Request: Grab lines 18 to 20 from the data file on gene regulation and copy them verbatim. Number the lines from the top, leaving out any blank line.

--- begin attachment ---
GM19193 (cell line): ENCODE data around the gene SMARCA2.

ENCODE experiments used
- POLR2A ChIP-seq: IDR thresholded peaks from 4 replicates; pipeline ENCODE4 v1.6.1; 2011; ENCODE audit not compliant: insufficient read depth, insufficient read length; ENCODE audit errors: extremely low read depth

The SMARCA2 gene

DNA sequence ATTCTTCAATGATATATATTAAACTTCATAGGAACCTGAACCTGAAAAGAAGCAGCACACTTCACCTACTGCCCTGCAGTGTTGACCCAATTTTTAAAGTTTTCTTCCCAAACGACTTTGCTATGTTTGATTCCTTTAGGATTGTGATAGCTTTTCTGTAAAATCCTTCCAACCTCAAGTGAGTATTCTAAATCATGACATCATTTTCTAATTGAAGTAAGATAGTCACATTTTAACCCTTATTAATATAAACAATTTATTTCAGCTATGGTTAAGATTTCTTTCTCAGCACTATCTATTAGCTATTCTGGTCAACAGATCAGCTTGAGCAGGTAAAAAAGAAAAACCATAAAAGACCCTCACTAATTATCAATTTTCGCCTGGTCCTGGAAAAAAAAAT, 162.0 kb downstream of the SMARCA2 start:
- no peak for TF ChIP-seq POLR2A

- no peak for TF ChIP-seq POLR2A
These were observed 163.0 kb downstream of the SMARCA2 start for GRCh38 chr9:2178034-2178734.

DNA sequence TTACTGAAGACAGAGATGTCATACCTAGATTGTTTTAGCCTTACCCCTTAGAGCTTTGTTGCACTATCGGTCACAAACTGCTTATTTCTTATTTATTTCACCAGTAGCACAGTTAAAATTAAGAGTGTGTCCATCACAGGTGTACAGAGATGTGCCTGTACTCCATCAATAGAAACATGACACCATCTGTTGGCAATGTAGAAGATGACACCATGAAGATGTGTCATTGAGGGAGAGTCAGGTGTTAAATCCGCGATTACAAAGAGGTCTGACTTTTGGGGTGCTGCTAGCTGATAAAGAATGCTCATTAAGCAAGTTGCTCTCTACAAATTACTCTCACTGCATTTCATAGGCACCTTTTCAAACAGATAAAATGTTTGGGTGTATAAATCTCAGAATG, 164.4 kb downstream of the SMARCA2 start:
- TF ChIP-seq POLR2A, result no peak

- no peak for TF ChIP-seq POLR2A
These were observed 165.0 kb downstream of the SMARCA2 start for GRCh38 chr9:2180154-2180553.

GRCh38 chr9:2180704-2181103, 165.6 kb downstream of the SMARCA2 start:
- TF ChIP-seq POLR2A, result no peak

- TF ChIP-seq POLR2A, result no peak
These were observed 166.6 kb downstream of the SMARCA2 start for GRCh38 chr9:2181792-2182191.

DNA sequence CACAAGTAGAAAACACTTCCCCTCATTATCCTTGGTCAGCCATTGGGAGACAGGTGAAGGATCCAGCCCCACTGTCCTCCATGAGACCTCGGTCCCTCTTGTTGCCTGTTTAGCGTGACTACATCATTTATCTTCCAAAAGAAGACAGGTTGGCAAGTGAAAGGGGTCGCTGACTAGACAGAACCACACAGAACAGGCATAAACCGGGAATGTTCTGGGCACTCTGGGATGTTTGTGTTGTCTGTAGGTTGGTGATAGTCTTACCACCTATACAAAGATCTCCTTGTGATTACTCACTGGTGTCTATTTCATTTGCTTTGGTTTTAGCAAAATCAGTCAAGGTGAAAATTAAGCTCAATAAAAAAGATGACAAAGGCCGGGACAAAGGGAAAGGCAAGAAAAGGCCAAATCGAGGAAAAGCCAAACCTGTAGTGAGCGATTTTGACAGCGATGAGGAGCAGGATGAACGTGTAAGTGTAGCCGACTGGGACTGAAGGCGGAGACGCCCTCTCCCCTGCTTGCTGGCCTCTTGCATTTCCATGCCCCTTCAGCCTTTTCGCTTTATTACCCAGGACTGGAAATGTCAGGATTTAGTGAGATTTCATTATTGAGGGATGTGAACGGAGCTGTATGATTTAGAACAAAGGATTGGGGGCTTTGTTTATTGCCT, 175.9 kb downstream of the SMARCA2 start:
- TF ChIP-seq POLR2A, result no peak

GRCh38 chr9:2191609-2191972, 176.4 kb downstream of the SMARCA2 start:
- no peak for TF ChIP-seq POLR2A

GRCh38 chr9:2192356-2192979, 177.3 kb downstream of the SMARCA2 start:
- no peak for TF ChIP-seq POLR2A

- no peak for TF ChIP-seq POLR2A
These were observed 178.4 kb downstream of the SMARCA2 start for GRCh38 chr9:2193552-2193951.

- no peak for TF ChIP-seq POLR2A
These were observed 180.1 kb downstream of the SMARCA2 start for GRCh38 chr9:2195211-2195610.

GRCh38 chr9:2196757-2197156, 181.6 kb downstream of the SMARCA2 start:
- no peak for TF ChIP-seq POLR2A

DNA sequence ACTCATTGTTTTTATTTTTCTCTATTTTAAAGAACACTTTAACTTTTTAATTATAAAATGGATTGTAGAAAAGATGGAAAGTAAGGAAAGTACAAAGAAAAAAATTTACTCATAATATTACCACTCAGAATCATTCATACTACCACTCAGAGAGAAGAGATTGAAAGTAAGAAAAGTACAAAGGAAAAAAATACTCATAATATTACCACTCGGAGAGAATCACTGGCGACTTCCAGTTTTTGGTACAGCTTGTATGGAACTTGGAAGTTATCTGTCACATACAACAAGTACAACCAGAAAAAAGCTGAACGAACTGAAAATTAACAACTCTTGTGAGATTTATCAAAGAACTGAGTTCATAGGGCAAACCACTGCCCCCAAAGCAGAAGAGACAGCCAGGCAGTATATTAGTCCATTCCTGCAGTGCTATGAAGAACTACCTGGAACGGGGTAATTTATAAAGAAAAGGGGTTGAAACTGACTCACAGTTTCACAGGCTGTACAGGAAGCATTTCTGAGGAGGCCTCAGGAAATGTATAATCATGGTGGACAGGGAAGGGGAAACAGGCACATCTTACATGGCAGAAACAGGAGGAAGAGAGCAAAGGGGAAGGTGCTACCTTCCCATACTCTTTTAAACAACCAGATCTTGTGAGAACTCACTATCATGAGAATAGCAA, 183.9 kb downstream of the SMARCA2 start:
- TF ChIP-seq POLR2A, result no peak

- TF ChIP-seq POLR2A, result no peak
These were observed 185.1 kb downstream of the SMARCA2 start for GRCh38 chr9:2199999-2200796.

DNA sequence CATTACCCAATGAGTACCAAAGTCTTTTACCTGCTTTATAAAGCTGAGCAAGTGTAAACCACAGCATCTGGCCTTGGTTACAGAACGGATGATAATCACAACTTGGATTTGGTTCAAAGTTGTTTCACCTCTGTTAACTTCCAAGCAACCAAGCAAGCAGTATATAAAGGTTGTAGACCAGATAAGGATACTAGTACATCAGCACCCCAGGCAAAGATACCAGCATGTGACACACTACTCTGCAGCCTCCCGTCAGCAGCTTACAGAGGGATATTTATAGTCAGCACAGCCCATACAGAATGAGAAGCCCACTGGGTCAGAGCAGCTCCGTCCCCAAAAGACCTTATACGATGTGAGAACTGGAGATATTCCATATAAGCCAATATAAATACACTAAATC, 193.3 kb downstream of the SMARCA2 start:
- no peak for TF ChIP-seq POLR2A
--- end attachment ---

- TF ChIP-seq POLR2A, result no peak

GRCh38 chr9:2191609-2191972, 176.4 kb downstream of the SMARCA2 start:
- no peak for TF ChIP-seq POLR2A